Casablanca and Rabat, Morocco

Casablanca and Rabat, Morocco

“Travel while you are young and able. Don’t worry about money. Just make it work. Experience is far more valuable than money will ever be”  Anonymous

After 15 days on tour, I am still not sure how I feel about Morocco. Yes, areas are breathtakingly beautiful even if the terrain could be considered barren and stark. That in itself is beautiful. It could be that this country is so out of the “norm” for me as far as what countries I have visited so far.

I arrived in Casablanca a day earlier than the tour was to start. The Moroccan House Hotel was definitely Moroccan. The decor was Moroccan with none of the western world stylings. The staff were kind and very attentive. I had left my reading glasses on the plane and frankly can’t do a lot without them. One older man (not sure if he was staff) at the hotel took me to a friend who had a shop. The shop was so tiny that to reach his stock the shopkeeper had to climb a ladder and step over to the particular ledge. It was quite impressive. He did not have any glasses but thought that perhaps a magnifying glass might do the trick. As a fall-back,  I purchased it. Later that day, I was returning from sightseeing when the receptionist called me over. He had generously taken it upon himself to get a pair of reading glasses for me. They worked……..I gratefully bought them from him.

Dining Room

Our two chefs

The city of Casablanca itself is not spectacular. Another woman and I hired a guide to show us a few highlights. I found this city to be somewhat unimpressive and just a bit dirty.

The following day we hired him again to take us to Rabat, the capital of Morocco and home to the King. It was spotless and filled with flags which you would expect from a capital. Mind you we did not tour the Medina or old part of the city. We decided to go to the palace. That was a funny story because the previous day I was told that I would need my passport to visit the palace. And, yes, I forgot it. So my friend received permission to enter the palace, but I had to go inside the gatehouse. The only id I had was my credit card. After a bit of discussion, I was permitted to go to the palace. I guess I didn’t look like a threat. So off we go. Eventually, we find out that we could not go into the palace as we thought but were allowed to take pictures from a distance across the street.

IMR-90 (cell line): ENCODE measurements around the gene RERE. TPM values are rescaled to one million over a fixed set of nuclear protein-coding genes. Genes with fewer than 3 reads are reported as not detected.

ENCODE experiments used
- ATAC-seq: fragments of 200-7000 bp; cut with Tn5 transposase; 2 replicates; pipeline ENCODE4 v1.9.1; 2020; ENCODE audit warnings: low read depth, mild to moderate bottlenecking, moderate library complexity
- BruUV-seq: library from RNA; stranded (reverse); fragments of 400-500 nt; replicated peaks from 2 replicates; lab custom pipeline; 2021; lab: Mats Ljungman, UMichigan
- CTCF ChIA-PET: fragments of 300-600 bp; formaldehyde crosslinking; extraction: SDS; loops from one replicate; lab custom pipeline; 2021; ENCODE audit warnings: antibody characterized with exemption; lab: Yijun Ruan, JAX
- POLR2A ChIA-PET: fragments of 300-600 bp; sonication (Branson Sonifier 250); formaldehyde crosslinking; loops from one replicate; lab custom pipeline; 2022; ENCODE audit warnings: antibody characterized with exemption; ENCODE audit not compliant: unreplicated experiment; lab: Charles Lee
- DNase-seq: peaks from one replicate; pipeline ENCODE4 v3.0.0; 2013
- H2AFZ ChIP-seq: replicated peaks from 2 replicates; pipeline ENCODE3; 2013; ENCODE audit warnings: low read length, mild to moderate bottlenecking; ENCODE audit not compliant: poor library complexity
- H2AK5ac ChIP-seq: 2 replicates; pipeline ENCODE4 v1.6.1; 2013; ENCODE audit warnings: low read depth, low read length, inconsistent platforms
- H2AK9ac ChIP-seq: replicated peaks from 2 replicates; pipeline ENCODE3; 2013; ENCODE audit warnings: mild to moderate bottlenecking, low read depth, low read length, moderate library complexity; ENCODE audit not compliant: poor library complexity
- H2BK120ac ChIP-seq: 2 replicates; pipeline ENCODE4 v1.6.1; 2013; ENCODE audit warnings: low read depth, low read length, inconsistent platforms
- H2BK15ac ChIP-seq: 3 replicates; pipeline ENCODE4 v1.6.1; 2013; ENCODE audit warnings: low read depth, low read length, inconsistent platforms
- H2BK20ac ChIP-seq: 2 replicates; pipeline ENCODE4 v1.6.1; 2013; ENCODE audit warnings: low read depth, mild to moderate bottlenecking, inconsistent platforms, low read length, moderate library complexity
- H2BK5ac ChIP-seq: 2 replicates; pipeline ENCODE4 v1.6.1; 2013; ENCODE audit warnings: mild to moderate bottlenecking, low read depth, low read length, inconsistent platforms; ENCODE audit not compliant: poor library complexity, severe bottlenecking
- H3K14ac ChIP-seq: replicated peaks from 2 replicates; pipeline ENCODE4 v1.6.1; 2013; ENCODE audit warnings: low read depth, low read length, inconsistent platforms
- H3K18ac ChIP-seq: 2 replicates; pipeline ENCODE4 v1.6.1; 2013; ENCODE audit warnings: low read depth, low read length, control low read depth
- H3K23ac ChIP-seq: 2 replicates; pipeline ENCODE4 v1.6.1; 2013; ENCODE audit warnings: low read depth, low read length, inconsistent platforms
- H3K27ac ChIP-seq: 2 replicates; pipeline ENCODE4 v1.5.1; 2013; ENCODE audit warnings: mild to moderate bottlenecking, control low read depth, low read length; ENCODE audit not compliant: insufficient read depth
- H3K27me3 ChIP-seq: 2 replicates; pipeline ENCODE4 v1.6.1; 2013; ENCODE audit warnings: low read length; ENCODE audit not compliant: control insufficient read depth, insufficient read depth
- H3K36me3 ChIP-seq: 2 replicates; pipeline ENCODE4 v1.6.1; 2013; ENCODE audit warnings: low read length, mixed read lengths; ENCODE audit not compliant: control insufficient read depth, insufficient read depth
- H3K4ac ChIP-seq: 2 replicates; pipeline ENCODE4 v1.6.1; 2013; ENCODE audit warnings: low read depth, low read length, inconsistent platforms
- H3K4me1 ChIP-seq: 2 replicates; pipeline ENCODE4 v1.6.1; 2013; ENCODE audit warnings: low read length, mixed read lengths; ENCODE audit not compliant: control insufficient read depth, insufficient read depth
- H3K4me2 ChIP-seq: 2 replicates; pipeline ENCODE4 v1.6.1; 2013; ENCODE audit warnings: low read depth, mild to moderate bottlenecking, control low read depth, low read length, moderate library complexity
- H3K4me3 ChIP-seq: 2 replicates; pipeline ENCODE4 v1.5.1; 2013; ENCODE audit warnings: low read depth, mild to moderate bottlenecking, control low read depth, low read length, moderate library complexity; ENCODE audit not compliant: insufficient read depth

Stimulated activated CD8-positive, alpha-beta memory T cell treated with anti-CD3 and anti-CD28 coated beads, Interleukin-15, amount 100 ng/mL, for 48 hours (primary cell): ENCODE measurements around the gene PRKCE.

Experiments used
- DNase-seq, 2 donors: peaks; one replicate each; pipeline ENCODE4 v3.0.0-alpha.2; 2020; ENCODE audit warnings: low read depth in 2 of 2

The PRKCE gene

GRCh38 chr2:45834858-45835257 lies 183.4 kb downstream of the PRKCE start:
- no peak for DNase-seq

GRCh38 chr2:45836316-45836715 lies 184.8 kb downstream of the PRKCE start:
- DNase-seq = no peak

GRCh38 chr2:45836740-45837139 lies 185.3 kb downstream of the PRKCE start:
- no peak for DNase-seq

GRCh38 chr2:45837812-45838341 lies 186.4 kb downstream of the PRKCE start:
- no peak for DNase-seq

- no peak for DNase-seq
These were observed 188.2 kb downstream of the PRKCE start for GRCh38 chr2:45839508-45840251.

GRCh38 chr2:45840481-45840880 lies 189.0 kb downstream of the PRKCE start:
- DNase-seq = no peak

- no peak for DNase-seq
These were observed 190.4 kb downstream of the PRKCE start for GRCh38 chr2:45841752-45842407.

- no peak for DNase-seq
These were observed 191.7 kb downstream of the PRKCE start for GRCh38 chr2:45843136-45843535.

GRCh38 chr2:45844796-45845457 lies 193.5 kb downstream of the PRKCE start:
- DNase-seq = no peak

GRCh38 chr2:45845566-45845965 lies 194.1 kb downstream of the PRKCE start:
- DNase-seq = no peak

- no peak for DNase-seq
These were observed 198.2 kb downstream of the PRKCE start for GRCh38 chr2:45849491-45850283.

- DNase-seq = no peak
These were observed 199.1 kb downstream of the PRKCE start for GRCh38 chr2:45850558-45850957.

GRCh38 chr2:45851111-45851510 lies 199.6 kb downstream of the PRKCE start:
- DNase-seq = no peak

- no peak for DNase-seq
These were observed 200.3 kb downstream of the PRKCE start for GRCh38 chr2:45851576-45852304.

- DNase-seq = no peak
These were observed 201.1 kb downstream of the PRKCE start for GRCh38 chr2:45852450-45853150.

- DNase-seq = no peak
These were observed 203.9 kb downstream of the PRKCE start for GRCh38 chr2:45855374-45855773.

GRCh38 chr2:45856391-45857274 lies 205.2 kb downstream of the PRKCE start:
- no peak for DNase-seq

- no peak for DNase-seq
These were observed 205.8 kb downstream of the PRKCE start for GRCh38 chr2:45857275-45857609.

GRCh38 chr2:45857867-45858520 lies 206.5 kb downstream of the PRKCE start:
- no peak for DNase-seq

Note the different uniforms. They are all different segments of military.

Where the black balls are on the sidewalk is as far as where we were allowed to go

We also went to the Mausoleum of the three kings, well actually it was two kings and one prince). Very impressive. There were four doors. Each door had a guard. Once inside, there was a guard in each corner. The tombs, which were on the lower floor could be seen from above.  On the outside of the building, there was a wall surrounding the building in which there were two entrances. At each entrance, there were two guards on horses. They were stationed there, not moving for 8 hours at a time, then relieved by the next shift of guards and horses.

A guard in each corner

One of our other stops was to the Chellah which was designated a World Heritage Site in 2012. Past the massive main gate, you will see both Roman ruins and a medieval Muslim cemetery. The site was built by the Romans around 40 AD as one of the main Roman naval ports. Around 250 AD the Romans lost control, and it was used as a cemetery. The site is also home to a colony of storks that build their nests on the top of the ruins. Quite an impressive sight.


A lot of cats around Morocco. These ones were seeking shade.

Note the storks nest on the top of the tower


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